Seehofer calls for people’s vote on euro

Horst Seehofer, the head of the Christian Social Union party, wants Germans to vote on whether the euro should be saved or not and is calling for a change to Germany’s Basic Law, or Constitution, to allow that to happen.

Seehofer calls for people's vote on euro
Photo: DPA

The “Grundgesetz” guarantees citizens essential rights, the CSU chief said in an interview with the newspaper Welt am Sonntag. The CSU is the Bavarian sister party to Chancellor Angela Merkel’s ruling Christian Democratic Union party.

Seehofer told the paper that the law says “all of the state power comes from the people.” The law allows for votes and referendums, but referendums are allowed for only two reasons: when deciding about a new division of the German states or whether the basic law should be changed by a new one, the paper wrote.

Since the Federal Republic was founded in 1949, there has never been such a German-wide referendum.

The opposition Social Democratic Party and the Greens have long called for more direct democracy, something Merkel’s government has continuously rejected. But now Seehofer is calling for such an element to be written into the constitution, the paper wrote.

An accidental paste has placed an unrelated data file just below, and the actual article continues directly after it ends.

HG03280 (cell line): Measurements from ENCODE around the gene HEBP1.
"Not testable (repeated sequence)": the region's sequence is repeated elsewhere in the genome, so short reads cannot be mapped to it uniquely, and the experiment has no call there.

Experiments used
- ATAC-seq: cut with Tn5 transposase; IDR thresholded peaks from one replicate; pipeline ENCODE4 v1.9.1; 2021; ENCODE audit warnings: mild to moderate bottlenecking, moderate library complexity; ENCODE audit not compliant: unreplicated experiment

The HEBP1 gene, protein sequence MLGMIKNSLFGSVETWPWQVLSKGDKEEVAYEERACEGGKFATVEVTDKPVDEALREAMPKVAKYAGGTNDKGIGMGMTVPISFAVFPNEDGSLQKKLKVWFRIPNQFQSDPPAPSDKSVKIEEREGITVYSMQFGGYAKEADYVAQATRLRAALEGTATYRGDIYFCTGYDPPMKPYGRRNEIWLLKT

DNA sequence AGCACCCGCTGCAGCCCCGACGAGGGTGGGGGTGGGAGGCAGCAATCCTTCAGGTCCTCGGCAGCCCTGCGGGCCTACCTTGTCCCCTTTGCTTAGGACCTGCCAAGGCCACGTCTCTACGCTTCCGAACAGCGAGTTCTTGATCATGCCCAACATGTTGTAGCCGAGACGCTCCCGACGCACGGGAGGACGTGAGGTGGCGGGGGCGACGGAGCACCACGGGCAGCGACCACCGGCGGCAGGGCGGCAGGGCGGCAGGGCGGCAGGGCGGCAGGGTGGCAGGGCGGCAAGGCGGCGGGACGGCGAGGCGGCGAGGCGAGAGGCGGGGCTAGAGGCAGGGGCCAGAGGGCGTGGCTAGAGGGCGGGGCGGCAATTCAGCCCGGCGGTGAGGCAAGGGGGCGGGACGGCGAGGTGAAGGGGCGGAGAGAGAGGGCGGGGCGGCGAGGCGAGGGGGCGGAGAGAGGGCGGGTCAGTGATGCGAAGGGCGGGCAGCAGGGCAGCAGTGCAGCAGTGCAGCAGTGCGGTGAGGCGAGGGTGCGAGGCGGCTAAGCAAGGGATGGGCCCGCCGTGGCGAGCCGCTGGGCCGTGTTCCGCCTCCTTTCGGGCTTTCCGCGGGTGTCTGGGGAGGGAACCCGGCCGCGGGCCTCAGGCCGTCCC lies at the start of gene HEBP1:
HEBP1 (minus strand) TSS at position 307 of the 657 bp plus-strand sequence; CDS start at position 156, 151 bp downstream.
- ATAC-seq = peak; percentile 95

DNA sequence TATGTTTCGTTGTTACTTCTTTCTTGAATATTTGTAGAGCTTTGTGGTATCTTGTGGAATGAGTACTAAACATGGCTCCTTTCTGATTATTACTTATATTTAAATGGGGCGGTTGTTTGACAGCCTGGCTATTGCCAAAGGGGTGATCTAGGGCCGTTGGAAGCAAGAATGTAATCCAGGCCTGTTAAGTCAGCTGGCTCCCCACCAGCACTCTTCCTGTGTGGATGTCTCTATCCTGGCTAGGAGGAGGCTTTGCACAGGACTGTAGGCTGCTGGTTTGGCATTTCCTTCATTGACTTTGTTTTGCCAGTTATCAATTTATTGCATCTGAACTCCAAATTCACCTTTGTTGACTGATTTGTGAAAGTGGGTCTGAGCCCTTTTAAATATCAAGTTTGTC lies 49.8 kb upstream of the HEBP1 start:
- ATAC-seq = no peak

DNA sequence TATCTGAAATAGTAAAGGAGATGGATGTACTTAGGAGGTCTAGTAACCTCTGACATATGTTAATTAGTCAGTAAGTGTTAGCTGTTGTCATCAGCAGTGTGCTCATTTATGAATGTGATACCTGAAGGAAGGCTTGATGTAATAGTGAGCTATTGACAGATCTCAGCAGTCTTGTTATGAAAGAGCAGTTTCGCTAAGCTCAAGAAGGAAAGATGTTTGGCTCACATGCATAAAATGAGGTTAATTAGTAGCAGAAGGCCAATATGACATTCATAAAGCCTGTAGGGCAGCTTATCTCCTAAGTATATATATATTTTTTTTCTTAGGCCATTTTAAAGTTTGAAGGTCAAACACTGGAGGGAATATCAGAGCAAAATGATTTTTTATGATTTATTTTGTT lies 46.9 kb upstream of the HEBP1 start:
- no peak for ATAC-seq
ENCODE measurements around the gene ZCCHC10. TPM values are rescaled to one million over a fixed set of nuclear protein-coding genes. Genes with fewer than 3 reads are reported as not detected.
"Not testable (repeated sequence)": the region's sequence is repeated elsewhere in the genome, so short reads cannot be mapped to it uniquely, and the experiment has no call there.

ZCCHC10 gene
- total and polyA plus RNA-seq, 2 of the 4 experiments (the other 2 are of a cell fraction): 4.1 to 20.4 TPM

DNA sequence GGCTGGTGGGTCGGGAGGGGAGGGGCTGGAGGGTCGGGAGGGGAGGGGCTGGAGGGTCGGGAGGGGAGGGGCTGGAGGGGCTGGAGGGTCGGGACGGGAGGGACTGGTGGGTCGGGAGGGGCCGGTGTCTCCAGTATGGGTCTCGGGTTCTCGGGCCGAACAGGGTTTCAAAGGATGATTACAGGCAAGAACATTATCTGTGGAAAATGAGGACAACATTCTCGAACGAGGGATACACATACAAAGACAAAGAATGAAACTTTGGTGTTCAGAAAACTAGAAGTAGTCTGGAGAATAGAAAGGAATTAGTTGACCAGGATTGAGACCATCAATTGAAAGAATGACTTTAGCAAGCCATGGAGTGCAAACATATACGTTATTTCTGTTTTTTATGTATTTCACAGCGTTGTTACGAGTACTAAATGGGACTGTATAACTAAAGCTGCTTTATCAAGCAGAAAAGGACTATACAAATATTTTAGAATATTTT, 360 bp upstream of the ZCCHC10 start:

He doesn’t want significant decisions in European policy to be decided by the German parliament alone.

“The CSU is for a people’s vote in Germany over the basic questions about Europe. That’s a good path to bring the European idea closer to citizens,” Seehofer told the paper. The instrument of a people’s referendum should be anchored in the German constitution, he told the paper.

A week ago the Ferdinand Kirchof, the vice president of the Federal Constitutional Court, told the paper that Germany “finally needs a direct democracy in the EU,” saying Brussels had distanced itself from European Union citizens and from the home regions comprising the EU.

Seehofer rejected the widespread view that if there had been a people’s vote, the euro would never have been introduced.

“I don’t agree with that notion,” Seehofer told the paper. “Unpopular decisions have a chance to be approved by citizens. You have to make the effort to explain why and be transparent about it. People are smart enough even to vote on difficult questions.”

Referendum skeptics say key decisions, like the rearmament of Germany, its East Bloc policy and the unification of the country, would not have been possible if a people’s vote had been in place.

Seehofer said a people’s vote is needed when a certain level of financial backing is made for the euro deficit countries. “I think it is very important to allow citizens to have this control over power.”

European Parliament President Martin Schulz agrees there should be more direct democracy for EU citizens, but notes that the CDU and CSU have not been in favor of this.

“I wonder when it comes to Europe how some are in favor of a referendum when they have until now always prevented that from happening on a national basis.”

The Local/mw

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